‘Glocalisation’?
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‘Glocalisation’?

Globalisation has made societies more homogenous, but in a backlash against this process, people are demanding more individual, tailored messages. What does this mean for international brands, and how can they get through to consumers outside the home market?

A battle is going on right now. Two powerful, contrasting forces are acting on our business and culture. This is the battle between the global and the local.

The world is a much smaller place, so ideas and products can now be easily shared across borders. This is making our societies much the same, a process visible partly through the spread of major global brands. This is causing a localist backlash as individuals seek to differentiate themselves in a more ‘homogenised’ world.

Marketers are caught up in this struggle. For smaller brands, it’s not so much of a problem – you’re often operating on the local level, and can find success by tapping into the knowledge that comes with being close to your consumers. But for brands that operate across markets, reaching people who expect increasing personalisation can be extremely difficult.

A potential solution

Creating a global message, but activating it locally, could be the best way forward for big brands. The term ‘glocalisation’ has been coined to describe this combined approach to global marketing.

Here are some suggestions for possible approaches:

  1. Content marketing produced by an agency with a native’s understanding of local needs – local professionals can interpret your global messages for you, or rewrite centrally produced material.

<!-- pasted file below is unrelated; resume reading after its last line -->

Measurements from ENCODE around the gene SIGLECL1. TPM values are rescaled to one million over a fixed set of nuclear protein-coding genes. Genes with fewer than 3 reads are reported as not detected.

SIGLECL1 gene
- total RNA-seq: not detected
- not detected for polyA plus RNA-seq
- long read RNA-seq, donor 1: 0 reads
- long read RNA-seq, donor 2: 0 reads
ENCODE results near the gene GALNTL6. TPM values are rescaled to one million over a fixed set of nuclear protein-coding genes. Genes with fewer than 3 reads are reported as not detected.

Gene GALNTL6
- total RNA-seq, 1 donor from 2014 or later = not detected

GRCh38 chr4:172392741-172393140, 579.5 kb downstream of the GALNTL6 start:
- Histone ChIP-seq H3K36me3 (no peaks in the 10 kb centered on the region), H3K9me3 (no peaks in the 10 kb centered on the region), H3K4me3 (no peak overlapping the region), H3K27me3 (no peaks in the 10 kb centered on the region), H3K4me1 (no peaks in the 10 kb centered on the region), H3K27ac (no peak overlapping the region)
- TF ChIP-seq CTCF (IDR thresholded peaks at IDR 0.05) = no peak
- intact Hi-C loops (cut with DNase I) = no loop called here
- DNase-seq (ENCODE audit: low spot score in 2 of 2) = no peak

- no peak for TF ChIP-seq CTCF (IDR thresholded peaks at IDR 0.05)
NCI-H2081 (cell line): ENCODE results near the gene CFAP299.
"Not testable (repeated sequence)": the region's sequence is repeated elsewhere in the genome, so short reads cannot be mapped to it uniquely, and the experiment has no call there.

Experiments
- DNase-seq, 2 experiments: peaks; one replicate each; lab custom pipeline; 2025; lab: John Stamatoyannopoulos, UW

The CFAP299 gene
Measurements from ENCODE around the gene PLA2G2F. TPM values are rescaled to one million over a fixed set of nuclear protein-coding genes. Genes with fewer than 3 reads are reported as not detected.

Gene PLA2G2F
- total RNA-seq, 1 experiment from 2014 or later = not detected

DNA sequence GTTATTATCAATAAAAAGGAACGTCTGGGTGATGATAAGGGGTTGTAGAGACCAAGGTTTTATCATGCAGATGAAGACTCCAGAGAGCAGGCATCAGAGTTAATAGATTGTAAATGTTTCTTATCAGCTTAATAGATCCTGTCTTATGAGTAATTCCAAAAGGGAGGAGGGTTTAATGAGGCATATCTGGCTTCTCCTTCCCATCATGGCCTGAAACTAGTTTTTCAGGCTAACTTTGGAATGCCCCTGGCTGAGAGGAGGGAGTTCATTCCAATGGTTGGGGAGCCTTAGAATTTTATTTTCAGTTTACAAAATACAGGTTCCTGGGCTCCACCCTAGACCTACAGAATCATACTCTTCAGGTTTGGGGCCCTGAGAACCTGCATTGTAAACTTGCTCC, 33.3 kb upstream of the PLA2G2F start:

2. Co-creation of campaigns with consumers. After formulating a culture-specific call to action, your customers will tell you the best way to reach them.
  3. Pick a universal message for your brand. Slogans such as ‘Because you’re worth it’, ‘Just do it’ or ‘Every little helps’ are tapping into ideas and emotions that apply everywhere. These brands can then use local customers or celebrities as appropriate spokespeople.
  4. Choose your campaign carefully. A branding campaign with a strong message – to raise awareness – might be easier to execute, given your knowledge of local markets, than a performance campaign aimed at delivering measurable results.
  5. Build a more global team. Bringing local brand managers into the loop with HQ will allow them to share good ideas from the start. If they have the full picture, they will have a better understanding why a global strategy was formulated, while successful campaigns from their counterparts abroad might spark ideas for their own markets.

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